The one I still can’t get my head around is Eric Cantona. The reaction of the Leeds fans at the time says it all. We knew he was the kind of player who could spearhead another great era for the club, and expected nothing less as we were champions at the time. The ridiculously small transfer fee coupled with the fact he brought so much success to Old Trafford still infuriates me. Sergeant Wilko’s biggest mistake by a mile.
STR: If you think about it, Cantona brought in the whole era of success for United. After winning the league in his first season with us, our first in 26 years, it was him that lead the team of “kids” to the Double success in ’96. Can you imagine if Becks, Scholes, Butt etc. failed miserably in that first season? What consequences that could have had on the next decade or more? Wow. All because Leeds sold us Cantona. Anyway, when do you envisage us playing each other more regularly again – when will Leeds be back in the Premiership?
D: Even when we first got relegated I didn’t expect an immediate recovery. I knew Leeds had to hit rock bottom before we had any chance of recovery and that meant escaping the burden of our debts. It does seem we’re now on the road back to where we belong. We’re free of debt, probably the most profitable club outside the Prem and have a manager I believe can take this club forward. The only remaining problem is the ground ownership and glorified fund manager we have acting as chairman. The less said about him, the better.
I said it could take a decade back in 2004. Things are looking good at the minute, but you have to take things one step at a time and concentrate on getting out of League One before we can start thinking about our route back to the Premier League.
STR: Well, you’re already one step closer with your Premier League ticket prices, with yours comparable to Blackburn’s! Not that the Glazers are treating us any better.
D: I guess we’re going to have to mention Ken Bates after all! The man is simply unbelievable. Whether he’s brought stability to Leeds United or not, he’s done it by robbing the supporters and with a succession of failures along the way i.e. relegation, point’s deductions, administration, failure to repurchase Thorp Arch etc.
I simply cannot stand the man. He’s continually tried to justify the ridiculous pricing policies by insisting it would help our future. For example he’s claimed that it would help fund the transfer of new players (we’ve barely spent a penny) and help us regain ownership of Thorp Arch (another disastrous failure). I am not naïve enough to think Leeds United operates on a similar expense scale as the rest of the clubs in the third tier. I know our overheads will be monumental in comparison, but it just seems as though the supporters are being robbed under this regime and I can’t handle anymore false promises without some amount of success. The sooner he sells up and moves on, the better.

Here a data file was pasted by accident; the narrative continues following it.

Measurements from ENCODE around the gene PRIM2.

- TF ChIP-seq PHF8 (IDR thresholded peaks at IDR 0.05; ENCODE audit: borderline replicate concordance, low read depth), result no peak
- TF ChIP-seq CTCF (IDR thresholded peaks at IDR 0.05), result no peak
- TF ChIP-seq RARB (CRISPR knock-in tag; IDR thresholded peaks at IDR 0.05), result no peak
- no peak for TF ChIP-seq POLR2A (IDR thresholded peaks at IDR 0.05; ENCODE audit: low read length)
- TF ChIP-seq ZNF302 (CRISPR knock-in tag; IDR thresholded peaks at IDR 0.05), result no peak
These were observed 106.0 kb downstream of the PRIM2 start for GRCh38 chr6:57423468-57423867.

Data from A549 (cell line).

STR: Here, here! So, what are your expectations for the match?
D: Leeds are a third tier team at the moment. Back then, we competed with you on an equal level, so it was a different game entirely. Realistically, I don’t think many Leeds United fans will be expecting to win, but it’ll be nice to remind you we’re here and if the FA Cup does throw up another shock, we’ll never let you live it down.
But as much as it pains me to say it, I can’t see us winning. I’m hoping your injury crisis worsens and your defence is still all over the place, then there’s a chance our attacking players could cause you a threat. Robert Snodgrass, Jermaine Beckford, Neil Kilkenny and Bradley Johnson can always score goals, but I feel there’ll be more danger in our half than yours.
STR: Beckford has a bloody brilliant scoring record since joining Leeds, but his attitude seems pretty shit. We’ve been there with Ronaldo. Are you of the thought that no one player is bigger than the club and he should be sold, or you need his goals for promotion so you should try to cling on to him regardless?
D: Jermaine Beckford’s a funny one, because he’s always had the attitude but Leeds fans didn’t really care whilst he was under contract and banging goals in for fun. This season has been a bit different though with his contract due to expire in the summer, the fans have been over-critical of mistakes at times and are probably more annoyed at him not signing, than they are of his performances.
You can’t excuse the strop he threw at Southampton, because he was totally out of order. Even if he has been getting a lot of stick lately and was frustrated at how the game had gone, there was no need for the antics that followed and the fans were right to back the manager over the player.
He’s a massive part of Leeds United’s promotion push and losing him would not be a good thing. We simply don’t have another striker capable of 30+ goals a season – or even 20 in my opinion. That said, if he doesn’t want to play for Leeds United then you have to let him go. We have the luxury of being able to attract players of a higher quality than the rest of the teams in this league, so I’m sure we could find a suitable replacement.
STR: Plenty more fish in the sea… Enjoy the match, hope you lose, thanks for talking to us!
Made in Manchester is available for just £3. Some of the best football writers take a player each, from Sir Bobby Charlton to Ryan Giggs, George Best to David Beckham, Duncan Edwards to Paul Scholes, and many more, with 30 articles in total. All profit goes to Trafford Macmillan so please support this fantastic cause.